Incorporation Scripture Into Counseling: How Does This Change When Counseling a Believer Versus a Non-Believer or When Counseling in a Secular Versus a Church Setting?
Evidence for this interest is found in the many books and articles written on spiritual and religious values in counseling.
The ultimate goal of Christian counseling is to help Christians identify behaviors that are inconsistent with God’s teachings, so they can become more accepting of God’s will – even when it’s not their will. Christian counselors believe that the bible is the ultimate guide on how people, especially Christians, should think and behave. In other words, they view this holy book as the one and only truth. The root of Christian counseling lies within biblical accounts. Jay E. Adams, the founder of the Biblical Counseling Movement, discussed this faith-based approach to treating mental health conditions, relationship/adjustment issues, trauma, emotional distress, abuse, addiction, etc., in his novel, Competent to Counsel. This approach was quite controversial because it differed from the more popular therapy approaches of the time. But, by the late 1960s and 1970s, this new form of counseling took off only to later become one of the most popular therapy options for Christians, and those who want to include their faith in the therapy process. In 1968, the Christian Counseling & Educational Foundation was formed to provide present-day and future Christian counselors with guidelines on how to properly treat those seeking a faith-based therapy approach. It is important to keep in mind that counselors not only have to adhere to the fundamental values and beliefs of the Bible, but also follow the guidelines and ethical rules of the law, DSM-V, and the APA (American Psychological Association).
For example, two editions of the journal featured a focus on Catholic Psychology and Eastern Orthodox Psychology. While diversity can provide wonderful opportunities of mutual learning, understanding and communication, it seems that CP’s commitment to this level of ecumenism will render its initial goal of developing a singular Christian psychology unlikely. There are vast differences between a Protestant and Catholic understanding of salvation alone, with dozens of other significant theological differences which render any sort of compatibility impossible. Integrationists have challenged Christian psychologists regarding the possibility of achieving such a unique, singular Christian psychology, and even Eric Johnson himself seems to concede that the whole CP project is destined to fail as the “inevitable and happy result of human finitude.” Finally, Christian psychology suffers from weaknesses in actual counseling practice. The most telling aspect of any system of soul-care is ultimately how one goes about helping people with counseling problems. CP desires to develop a unique Christian psychology (understanding of people) and psychotherapy (how to help people) while “continuing to participate actively in the broader field.” Since the “broader field” of psychology and professional mental health is largely secular, Christian psychologists often maintain licensure, accreditation, and memberships in professional societies that require certain secular commitments. In counseling practice, these secular commitments often mean there is a reluctance to be overtly Christian in counseling through prayer, through utilizing the Scriptures or through presenting the gospel to clients who may not be saved. Worse still, secular commitments of this nature may render these biblically mandated pursuits “unethical” in one’s professional context. Diane Langberg provides a clear example of Christian psychology at work in an actual counseling situation. She rightly notes that the mental health professional ought to “bear in their person a representation of the character of Christ and that character must shape the therapist, the client and the relationship between them.” However, her overall approach to counseling is surprisingly secular (Stuart Scott). Like the levels-of-explanation, transformational, and integrationist approaches, CP avoids anchoring its counseling in the Bible. At best, the Bible has an accessory role, rather than a foundational, functional control over the counseling process. While the Scriptures are clear that a relationship with God through the Person of Christ is a person’s source of hope, strength, encouragement and stability in the day of trouble, Langberg notes that the client’s relationship with God needs to be explored to “see whether or not that can contribute to his stability at this time (Grudem, 727-9 and James G. McCarthy, 1995).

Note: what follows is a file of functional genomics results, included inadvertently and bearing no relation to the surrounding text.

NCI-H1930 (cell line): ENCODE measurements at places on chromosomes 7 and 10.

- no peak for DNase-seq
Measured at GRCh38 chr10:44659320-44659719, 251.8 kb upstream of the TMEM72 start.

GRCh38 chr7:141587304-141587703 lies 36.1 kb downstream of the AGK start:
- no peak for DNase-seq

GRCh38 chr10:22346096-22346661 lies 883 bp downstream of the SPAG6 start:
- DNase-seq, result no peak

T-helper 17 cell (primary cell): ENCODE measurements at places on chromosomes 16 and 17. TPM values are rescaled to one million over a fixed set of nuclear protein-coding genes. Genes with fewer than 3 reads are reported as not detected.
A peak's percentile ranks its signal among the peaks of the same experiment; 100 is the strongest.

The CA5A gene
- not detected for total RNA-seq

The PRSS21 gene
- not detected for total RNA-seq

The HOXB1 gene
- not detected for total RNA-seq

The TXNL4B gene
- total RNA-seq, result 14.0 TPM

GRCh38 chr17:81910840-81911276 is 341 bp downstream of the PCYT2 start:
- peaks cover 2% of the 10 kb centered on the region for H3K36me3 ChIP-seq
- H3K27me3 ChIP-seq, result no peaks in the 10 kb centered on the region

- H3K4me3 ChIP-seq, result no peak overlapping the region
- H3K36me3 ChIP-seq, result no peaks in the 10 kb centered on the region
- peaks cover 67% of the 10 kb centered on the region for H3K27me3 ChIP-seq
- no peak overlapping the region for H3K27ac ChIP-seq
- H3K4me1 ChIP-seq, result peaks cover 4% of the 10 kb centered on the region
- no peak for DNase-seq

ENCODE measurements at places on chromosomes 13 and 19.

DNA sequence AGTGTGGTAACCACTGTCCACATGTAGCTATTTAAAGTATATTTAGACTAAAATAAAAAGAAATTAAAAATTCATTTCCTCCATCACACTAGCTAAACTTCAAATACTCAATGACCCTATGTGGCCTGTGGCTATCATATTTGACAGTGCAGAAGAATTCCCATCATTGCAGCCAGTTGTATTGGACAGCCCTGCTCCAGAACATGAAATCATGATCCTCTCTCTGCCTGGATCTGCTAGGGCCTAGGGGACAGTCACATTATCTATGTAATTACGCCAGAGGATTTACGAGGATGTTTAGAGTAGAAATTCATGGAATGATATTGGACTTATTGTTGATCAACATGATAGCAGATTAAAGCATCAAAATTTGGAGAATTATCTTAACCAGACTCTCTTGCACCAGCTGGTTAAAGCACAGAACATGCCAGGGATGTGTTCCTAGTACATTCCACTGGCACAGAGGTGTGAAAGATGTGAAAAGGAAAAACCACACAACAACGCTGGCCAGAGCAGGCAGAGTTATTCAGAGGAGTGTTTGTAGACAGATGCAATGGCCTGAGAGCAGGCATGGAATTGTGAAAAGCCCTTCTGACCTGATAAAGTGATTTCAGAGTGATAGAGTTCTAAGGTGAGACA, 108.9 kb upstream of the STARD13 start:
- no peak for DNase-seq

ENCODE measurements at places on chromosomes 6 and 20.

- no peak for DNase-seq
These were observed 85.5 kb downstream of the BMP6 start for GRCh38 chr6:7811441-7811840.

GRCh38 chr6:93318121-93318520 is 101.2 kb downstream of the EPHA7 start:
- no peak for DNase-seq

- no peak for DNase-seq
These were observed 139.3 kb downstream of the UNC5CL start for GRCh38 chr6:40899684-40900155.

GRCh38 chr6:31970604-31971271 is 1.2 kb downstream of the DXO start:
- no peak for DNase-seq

Psalm 119:24 says, "Your statutes are my delight; they are my counselors."
Grudem, 727-9 and James G. McCarthy, The Gospel According to Rome (Eugene: Harvest House, 1995), 21-124
Stuart Scott, “A Biblical Counseling Approach” in Counseling and Christianity: Five Approaches, Stephen P. Greggo and Timothy A. Sisemore
Grudem, 442-450; Lambert, Theology, 184-91; Anthony Hoekema, Created In God’s Image (Grand Rapids: Eerdmans, 1986)
Millard Erickson, Christian Theology (Grand Rapids: Baker, 1983), 517-536